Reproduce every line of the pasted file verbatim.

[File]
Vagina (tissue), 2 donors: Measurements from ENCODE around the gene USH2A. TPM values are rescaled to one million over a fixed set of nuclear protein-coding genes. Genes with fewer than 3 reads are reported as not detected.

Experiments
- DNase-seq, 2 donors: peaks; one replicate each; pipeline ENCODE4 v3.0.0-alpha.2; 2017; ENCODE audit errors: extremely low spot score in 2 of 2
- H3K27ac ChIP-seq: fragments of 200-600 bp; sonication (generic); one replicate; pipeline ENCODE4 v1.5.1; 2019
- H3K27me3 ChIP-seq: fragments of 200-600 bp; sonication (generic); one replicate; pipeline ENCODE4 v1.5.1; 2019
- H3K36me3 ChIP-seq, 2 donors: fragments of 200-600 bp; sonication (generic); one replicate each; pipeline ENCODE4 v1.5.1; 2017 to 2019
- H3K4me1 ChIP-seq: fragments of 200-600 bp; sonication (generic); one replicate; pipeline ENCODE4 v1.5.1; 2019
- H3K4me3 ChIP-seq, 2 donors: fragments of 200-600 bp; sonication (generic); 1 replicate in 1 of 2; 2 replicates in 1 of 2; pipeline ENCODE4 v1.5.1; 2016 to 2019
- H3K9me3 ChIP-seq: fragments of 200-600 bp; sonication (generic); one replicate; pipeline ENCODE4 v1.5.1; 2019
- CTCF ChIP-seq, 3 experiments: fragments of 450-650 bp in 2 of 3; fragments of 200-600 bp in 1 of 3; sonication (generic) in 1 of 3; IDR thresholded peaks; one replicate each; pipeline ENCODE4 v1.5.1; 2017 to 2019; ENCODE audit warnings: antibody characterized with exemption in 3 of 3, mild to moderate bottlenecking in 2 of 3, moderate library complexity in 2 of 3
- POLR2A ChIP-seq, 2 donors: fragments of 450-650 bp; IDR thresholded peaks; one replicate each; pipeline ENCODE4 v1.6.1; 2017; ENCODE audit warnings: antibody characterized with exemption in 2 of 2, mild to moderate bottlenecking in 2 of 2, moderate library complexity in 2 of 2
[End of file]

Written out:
Vagina (tissue), 2 donors: Measurements from ENCODE around the gene USH2A. TPM values are rescaled to one million over a fixed set of nuclear protein-coding genes. Genes with fewer than 3 reads are reported as not detected.

Experiments
- DNase-seq, 2 donors: peaks; one replicate each; pipeline ENCODE4 v3.0.0-alpha.2; 2017; ENCODE audit errors: extremely low spot score in 2 of 2
- H3K27ac ChIP-seq: fragments of 200-600 bp; sonication (generic); one replicate; pipeline ENCODE4 v1.5.1; 2019
- H3K27me3 ChIP-seq: fragments of 200-600 bp; sonication (generic); one replicate; pipeline ENCODE4 v1.5.1; 2019
- H3K36me3 ChIP-seq, 2 donors: fragments of 200-600 bp; sonication (generic); one replicate each; pipeline ENCODE4 v1.5.1; 2017 to 2019
- H3K4me1 ChIP-seq: fragments of 200-600 bp; sonication (generic); one replicate; pipeline ENCODE4 v1.5.1; 2019
- H3K4me3 ChIP-seq, 2 donors: fragments of 200-600 bp; sonication (generic); 1 replicate in 1 of 2; 2 replicates in 1 of 2; pipeline ENCODE4 v1.5.1; 2016 to 2019
- H3K9me3 ChIP-seq: fragments of 200-600 bp; sonication (generic); one replicate; pipeline ENCODE4 v1.5.1; 2019
- CTCF ChIP-seq, 3 experiments: fragments of 450-650 bp in 2 of 3; fragments of 200-600 bp in 1 of 3; sonication (generic) in 1 of 3; IDR thresholded peaks; one replicate each; pipeline ENCODE4 v1.5.1; 2017 to 2019; ENCODE audit warnings: antibody characterized with exemption in 3 of 3, mild to moderate bottlenecking in 2 of 3, moderate library complexity in 2 of 3
- POLR2A ChIP-seq, 2 donors: fragments of 450-650 bp; IDR thresholded peaks; one replicate each; pipeline ENCODE4 v1.6.1; 2017; ENCODE audit warnings: antibody characterized with exemption in 2 of 2, mild to moderate bottlenecking in 2 of 2, moderate library complexity in 2 of 2